July 11 (UPI) -- A new method developed by a Johns Hopkins University-led research team can more accurately determine cell age than traditional methods.
The method uses a wide array of cellular and molecular factors in one comprehensive aging study and uses biophysical qualities of cells to make more accurate measures of functional age than other factors like cell secretions and energy.
Researchers from Johns Hopkins, Yale University and the National Cancer Institute of the National Institutes of Health devised a system through computational analysis to measure the factors of cellular and molecular functions to determine the biological age of people in a more accurate manner.
"We combined some classic biomolecular hallmarks of aging, and sought to further elucidate the role of biophysical properties of aging cells, all in one study," Jude M. Phillip, now a post-doctoral fellow at Weill Cornell Medicine and lead author of the study, said in a news release.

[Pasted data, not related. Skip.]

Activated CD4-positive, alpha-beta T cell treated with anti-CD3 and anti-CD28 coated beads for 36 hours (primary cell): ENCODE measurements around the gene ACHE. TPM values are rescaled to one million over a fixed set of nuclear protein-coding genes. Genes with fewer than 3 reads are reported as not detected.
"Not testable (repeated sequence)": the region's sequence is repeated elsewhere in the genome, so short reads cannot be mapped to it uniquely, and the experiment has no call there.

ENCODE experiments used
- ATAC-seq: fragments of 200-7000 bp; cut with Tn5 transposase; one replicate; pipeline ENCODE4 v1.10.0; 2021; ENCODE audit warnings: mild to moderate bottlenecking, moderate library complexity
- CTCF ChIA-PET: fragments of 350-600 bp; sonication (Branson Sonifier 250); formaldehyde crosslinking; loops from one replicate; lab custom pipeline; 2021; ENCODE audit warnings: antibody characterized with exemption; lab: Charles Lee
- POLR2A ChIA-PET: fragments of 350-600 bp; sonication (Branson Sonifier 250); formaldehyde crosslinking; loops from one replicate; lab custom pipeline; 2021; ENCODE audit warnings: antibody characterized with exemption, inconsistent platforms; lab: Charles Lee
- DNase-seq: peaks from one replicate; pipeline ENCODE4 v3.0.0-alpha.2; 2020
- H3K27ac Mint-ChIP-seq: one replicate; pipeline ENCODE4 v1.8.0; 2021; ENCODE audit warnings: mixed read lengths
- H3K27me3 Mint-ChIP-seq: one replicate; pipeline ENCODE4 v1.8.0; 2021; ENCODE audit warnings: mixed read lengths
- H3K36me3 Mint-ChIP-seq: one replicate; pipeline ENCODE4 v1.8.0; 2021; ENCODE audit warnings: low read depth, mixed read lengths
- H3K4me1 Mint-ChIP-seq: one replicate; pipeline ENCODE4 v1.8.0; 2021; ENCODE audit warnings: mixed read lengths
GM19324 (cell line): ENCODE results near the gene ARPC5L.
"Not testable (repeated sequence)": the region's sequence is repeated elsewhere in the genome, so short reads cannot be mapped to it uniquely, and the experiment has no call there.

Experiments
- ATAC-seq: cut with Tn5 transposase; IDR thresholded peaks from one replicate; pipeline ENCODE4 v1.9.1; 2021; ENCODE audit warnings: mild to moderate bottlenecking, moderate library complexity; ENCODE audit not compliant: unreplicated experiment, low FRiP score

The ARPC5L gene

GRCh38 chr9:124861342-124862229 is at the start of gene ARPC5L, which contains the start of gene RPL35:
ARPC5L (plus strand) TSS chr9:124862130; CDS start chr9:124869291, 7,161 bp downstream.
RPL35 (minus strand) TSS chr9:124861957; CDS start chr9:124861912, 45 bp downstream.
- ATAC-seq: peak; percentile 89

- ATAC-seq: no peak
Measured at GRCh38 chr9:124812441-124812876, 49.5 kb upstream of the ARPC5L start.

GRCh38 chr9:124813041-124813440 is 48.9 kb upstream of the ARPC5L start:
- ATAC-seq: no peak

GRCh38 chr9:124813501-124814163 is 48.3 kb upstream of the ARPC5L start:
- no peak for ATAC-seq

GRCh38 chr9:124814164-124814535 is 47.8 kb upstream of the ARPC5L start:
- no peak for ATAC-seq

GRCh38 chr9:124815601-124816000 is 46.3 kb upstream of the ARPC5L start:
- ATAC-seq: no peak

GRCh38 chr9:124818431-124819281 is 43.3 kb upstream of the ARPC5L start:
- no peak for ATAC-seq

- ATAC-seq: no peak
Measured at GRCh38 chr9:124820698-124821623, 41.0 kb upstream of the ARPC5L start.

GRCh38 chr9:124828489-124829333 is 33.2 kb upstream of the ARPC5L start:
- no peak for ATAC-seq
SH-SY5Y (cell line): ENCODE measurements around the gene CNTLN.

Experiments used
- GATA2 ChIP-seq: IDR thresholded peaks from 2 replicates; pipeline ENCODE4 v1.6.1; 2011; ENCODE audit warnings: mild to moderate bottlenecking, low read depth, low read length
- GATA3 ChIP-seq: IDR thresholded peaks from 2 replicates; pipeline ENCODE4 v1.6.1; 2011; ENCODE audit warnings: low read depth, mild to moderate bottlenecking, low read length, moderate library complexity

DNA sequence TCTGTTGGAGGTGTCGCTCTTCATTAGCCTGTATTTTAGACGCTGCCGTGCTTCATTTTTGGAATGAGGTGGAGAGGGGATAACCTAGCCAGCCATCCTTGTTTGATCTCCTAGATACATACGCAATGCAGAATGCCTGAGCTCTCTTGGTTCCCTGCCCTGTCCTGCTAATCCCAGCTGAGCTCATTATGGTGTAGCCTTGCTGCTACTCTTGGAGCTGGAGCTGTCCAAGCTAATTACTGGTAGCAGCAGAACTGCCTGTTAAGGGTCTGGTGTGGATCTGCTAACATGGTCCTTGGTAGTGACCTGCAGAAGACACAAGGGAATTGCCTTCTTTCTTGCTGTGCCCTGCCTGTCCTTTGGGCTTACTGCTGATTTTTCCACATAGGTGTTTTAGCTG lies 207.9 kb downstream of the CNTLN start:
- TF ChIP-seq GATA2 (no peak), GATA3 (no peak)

Previous research focused on factors like tissue and organ function and on molecular-level studies of genetics and epigenetics but has mostly ignored the level in between -- the cells.
The team examined dermal cells from underneath the surface of the skin from both male and female participants between the ages of 2 and 96.
The study, which was published July 11 in Nature Biomedical Engineering, allowed researchers to stratify an individual's sample into three groups, showing that the biophysical factors of cells are a more accurate measure of cellular aging than biomolecular factors.
"This platform is also more than just a cellular age predictor, it has the ability to do so much more in terms of assessing an individual's cellular health," Phillip said.
The method could allow clinicians to see aging in cells before a patient experiences age-related declines in their health and can allow doctors to prescribe treatments or changes in lifestyle to address the aging.